Would Cutting the Work Week put Everyone Back to Work?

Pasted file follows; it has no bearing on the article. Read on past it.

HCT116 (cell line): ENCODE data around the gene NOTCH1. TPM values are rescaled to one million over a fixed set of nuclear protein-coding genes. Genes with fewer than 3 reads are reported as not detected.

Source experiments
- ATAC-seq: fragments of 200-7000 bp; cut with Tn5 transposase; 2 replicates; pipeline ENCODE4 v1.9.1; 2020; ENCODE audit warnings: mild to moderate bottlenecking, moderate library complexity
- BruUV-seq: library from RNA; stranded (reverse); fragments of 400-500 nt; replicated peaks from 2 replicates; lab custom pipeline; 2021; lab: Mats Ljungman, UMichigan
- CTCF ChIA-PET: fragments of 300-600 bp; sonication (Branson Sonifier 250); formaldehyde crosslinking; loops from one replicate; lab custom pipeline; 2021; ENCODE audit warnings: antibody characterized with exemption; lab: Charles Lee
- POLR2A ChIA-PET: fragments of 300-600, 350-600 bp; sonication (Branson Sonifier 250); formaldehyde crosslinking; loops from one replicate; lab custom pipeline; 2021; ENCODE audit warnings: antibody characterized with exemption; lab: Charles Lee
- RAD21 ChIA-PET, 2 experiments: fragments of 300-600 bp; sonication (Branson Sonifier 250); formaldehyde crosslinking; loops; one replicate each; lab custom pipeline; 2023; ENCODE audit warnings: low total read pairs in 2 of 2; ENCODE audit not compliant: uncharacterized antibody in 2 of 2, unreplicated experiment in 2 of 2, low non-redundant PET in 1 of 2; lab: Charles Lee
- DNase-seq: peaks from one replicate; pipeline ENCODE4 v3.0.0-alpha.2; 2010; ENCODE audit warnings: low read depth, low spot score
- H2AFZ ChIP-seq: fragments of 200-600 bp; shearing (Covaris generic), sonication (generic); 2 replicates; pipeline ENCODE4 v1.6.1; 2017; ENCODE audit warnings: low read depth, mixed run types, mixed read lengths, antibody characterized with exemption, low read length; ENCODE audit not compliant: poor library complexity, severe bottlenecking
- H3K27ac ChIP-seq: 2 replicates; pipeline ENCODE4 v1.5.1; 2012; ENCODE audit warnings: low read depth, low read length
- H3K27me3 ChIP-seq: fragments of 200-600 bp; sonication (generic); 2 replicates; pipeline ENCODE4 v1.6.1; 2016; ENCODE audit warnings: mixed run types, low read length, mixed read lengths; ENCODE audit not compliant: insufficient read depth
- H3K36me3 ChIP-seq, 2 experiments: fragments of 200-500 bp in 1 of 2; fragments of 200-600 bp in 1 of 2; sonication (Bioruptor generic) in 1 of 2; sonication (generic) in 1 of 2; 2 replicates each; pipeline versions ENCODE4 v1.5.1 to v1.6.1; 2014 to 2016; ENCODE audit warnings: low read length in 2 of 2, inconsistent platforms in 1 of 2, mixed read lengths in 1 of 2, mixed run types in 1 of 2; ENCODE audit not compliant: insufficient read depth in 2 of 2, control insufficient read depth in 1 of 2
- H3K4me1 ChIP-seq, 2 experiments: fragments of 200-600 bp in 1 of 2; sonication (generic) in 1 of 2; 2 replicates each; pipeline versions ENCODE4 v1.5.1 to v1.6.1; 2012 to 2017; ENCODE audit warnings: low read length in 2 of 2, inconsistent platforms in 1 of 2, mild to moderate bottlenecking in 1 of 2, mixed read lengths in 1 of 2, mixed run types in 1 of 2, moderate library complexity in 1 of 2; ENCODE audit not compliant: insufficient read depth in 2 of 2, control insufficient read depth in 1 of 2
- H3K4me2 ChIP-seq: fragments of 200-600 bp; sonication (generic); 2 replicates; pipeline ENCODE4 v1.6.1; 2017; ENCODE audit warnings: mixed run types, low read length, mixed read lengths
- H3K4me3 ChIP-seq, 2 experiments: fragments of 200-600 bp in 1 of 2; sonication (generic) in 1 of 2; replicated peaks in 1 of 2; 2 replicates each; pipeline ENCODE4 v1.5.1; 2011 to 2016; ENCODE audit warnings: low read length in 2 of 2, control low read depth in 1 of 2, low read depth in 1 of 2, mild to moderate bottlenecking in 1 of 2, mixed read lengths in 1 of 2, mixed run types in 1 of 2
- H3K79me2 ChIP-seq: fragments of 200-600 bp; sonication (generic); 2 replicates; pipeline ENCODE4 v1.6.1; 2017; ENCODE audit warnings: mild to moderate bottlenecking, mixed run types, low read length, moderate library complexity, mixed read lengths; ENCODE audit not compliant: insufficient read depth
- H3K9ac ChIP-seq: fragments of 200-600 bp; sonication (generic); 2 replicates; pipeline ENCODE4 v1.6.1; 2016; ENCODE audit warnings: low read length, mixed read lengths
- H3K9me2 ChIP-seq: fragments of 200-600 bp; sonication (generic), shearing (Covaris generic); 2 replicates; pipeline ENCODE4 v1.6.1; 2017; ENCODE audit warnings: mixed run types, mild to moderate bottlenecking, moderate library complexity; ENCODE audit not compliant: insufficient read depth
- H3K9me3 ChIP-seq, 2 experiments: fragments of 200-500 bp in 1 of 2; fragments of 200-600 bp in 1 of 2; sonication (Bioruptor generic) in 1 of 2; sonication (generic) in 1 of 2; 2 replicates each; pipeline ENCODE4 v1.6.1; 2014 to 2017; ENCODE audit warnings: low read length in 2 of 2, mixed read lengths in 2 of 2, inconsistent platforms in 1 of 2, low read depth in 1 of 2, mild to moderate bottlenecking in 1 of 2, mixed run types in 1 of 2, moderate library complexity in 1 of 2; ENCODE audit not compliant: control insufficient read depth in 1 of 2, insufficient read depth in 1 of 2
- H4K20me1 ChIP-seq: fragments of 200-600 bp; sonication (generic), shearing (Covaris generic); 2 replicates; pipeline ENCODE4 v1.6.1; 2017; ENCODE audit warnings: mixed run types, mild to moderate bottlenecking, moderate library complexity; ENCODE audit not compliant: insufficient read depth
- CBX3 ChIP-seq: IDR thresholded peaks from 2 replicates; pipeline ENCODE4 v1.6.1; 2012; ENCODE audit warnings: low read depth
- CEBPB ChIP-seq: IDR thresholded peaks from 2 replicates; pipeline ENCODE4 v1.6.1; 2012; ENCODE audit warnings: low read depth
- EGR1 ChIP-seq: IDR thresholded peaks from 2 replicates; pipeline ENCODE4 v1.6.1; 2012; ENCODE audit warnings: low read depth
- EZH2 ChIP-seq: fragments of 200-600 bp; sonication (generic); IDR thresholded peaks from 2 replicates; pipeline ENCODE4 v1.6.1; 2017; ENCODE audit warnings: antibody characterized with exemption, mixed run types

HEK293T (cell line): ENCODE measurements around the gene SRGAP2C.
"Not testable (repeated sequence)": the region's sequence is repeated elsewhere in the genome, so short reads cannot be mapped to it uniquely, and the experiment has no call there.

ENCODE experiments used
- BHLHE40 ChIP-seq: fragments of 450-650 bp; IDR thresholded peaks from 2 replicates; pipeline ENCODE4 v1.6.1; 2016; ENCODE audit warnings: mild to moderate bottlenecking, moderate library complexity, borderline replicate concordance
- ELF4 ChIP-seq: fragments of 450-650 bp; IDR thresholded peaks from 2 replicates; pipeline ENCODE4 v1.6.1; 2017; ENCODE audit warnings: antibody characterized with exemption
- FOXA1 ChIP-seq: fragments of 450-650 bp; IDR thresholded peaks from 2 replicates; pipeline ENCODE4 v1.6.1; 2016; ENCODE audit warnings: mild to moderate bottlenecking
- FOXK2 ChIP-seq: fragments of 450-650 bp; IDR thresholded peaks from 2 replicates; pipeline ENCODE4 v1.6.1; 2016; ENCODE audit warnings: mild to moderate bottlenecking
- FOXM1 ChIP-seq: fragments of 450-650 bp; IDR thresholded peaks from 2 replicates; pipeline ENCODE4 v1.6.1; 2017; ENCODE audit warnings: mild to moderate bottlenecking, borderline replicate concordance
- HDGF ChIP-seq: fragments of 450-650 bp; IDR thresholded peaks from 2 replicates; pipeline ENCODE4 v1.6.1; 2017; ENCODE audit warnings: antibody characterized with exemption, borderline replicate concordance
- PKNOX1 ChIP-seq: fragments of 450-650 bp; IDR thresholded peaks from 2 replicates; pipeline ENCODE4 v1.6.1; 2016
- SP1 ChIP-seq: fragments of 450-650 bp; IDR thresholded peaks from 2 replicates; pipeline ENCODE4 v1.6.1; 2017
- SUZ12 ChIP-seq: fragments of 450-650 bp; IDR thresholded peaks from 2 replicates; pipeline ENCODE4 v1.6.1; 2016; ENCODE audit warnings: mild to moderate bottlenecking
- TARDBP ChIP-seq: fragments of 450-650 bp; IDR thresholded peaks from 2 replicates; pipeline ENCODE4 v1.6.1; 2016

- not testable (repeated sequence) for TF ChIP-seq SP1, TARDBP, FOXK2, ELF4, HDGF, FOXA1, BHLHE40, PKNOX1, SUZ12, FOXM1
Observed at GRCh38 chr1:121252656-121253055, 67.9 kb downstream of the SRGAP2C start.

Even though Americans are some of the most overworked people in the world - our long hours at work are doing very little to help the economy recover. So - could following the European model by cutting back on the work week actually help our economy - and put all unemployed Americans back to work? According to a recent CBO report - President Obama's 2009 stimulus package saved up to 3 million jobs - preventing an all out economic catastrophe. Unfortunately - ever since then - Republicans have blocked every single stimulus measure - radically slowing down our nation's economic recovery. Republicans are even trying to make things worse by pushing for austerity and spending cuts - which cuts jobs - and Republican governors have laid off more than 600000 public workers around the nation. The result is persistently high unemployment, and Americans of all strips are calling for more "job creation." But here's the thing - we all have it all wrong! It's not jobs we should be talking about - it's hours on the job. Look at the average number of hours worked by each of the OECD nations: You'll notice at the top of the list is Greece - where workers on average put in more than 2000 hours a year on the job. That dispels that myth that the Greeks are in economic trouble because they're lazy - they actually work far more hours than the rest of Europe. But also near the top of the list is the United States - working nearly 1800 hours a year on average. Now - toward the bottom of the list ...